day 19: mum + dad

Thursday, 3/24/16 

My parents arrive tomorrow to visit and I am so pumped. They are two of my favorite humans and best friends. They’re wise and strong, flawed and encouraging, and most importantly, hilarious and fun to be around. 

I did not want to call them that day. I made my friend promise not to. In his wisdom (don’t get a big head over there,) he ignored me and called almost as soon as I was safely inside the walls of the hospital. A brave feat considering he was aware of his position at the bottom of their list of favorite people.

I didn’t want them to know or to see me - I knew that I looked different - I felt almost unrecognizable. Especially my dad. I especially didn’t want him to see. I don’t know how to put into words why (believe me, I sat at this computer for far too long trying to figure out how to phrase it) but I think that any dad with a daughter or daughter who is close to her dad will understand. It’s just not supposed to be that way. This is not something you’re supposed to have to do.

And my mum - well, on the one hand, my mum’s a doctor who ran an ER, so she’s used to seeing, and acting, in crisis. But on the other hand, I’ve put her through the ringer with all my medical stuff - and putting her through this seemed wildly unfair.

Beyond any of that, I was embarrassed. I was embarrassed and I was convinced that they’d see me differently. When they looked at me they’d no longer see their fun, adventurous, and wild Becky. When I looked in the mirror, I couldn’t see her anymore - how could they?

They were on a mission trip in Poland when my mum’s phone rang. If memory serves me correctly, they were in the middle of a church service - surrounded by a group of people who know us intimately, and who stopped everything they were doing to pray - to help my parents book flights to New York, to stand in the gap where they stood in disbelief, and to fight on their behalf when they were knocked down in shock. I am immeasurably grateful to each and every one of them. 

When my apartment buzzer rang the next morning, I shook in anxiety as I walked over to let them in. Opening the door took every bit of courage I had. No matter how old you get, you want your parents to be proud of you, how could they be proud of this? Head down, half hugs - I couldn’t look them in the eye. Eventually I did - I don’t know when. There was no getting around the awkwardness of the initial conversation - but once it was over, it was over. 

There’s no handbook for this, and as I look back on it, I realize how well my parents know me. I don’t have kids - so I can’t claim to know a love like that. But I know from all the parents I know, that the hurt you feel for them when they’re hurt is astronomical. I know how I feel when a member of my family is hurting. It’s a palpable pain - one that takes over. You feel like you can’t breathe and you want to do whatever you can to fix it - to take it away. Whatever emotions they felt about the whole thing, they didn’t overtly feel them around me. I’m sure there were tears cried, and anger spewed - but not in front of me.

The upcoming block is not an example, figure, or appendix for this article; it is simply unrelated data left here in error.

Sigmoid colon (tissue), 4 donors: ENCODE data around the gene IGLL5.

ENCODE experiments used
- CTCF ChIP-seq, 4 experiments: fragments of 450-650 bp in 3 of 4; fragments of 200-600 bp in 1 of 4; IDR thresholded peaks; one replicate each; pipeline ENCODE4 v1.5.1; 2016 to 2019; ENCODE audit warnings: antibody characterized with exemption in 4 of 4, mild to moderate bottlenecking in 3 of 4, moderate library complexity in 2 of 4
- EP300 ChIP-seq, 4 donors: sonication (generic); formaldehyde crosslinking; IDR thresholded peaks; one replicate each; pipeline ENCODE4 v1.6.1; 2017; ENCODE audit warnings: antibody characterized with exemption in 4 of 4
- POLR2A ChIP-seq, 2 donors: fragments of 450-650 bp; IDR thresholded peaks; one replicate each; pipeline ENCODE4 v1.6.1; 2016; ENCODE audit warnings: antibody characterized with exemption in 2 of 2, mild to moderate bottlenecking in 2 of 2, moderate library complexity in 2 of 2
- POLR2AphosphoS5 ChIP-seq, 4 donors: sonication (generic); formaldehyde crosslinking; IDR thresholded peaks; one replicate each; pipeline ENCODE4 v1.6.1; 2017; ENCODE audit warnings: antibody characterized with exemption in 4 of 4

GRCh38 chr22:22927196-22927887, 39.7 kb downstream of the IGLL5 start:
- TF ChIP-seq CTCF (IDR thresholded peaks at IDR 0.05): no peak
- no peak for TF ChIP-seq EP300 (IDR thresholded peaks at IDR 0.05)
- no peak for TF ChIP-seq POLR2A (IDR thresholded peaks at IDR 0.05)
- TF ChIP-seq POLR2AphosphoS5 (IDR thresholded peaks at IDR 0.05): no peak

We didn’t dwell on it, but we didn’t ignore it. They listened when I wanted to talk about it, but they didn’t pry or prod. They encouraged me with loving messages from those that knew what had happened, but they didn’t tell the world. They read through all the hospital paperwork and mum made sure I was taking the correct medication at the correct times, and prepared me both mentally, and with supplies, for the possible side effects, but she didn’t treat me like a sick patient. I took a couple days off work and we got out and did fun things - my dad even quietly suffered through yet another open-top bus tour (my mum and I have a love affair with open-top bus tours and he most certainly, does not!)

And then after a couple of abnormal days, they helped me settle back into a routine. At first it was modified - I couldn’t take the train - being trapped in an enclosed space with no way to get out made me feel like I couldn’t breathe. They graciously picked up my uber tab for a couple of weeks. They made sure I was seeing a therapist. They made it clear that nothing I did warranted this. But they treated me normally. They still called me out when I was in the wrong and we still laughed until we cried when we found something funny. All the fears I had about them seeing me differently were unfounded. I was still Becky boo of kalamazoo to them. 

I don’t know what was said on the phone that day, but I do know that if he hadn’t told them, I never would have. That fear, shame, and pain would have been buried in such a deep, dark place, that I think that silence would have suffocated me until I died. The only reason I could say it, was because I knew the people that I was saying it to, that I was walking those first few initial days with, were safe. 

Because no matter where we are in the world, rugby matters. 

Because no matter where we are in the world, rugby matters. 

Occasionally I’d catch them staring, and would wonder what they were thinking when they saw me now. Well, I don’t know what they were thinking when they looked at me over those two weeks, but when I looked at them, I felt like the luckiest girl in the world. I saw pillars of strength. I saw freedom. I saw joy. I saw hope. I saw encouragement. I saw unconditional love. I saw safety. I saw a future. I saw Jesus. 

I have loved you with an everlasting love - Jer 31:3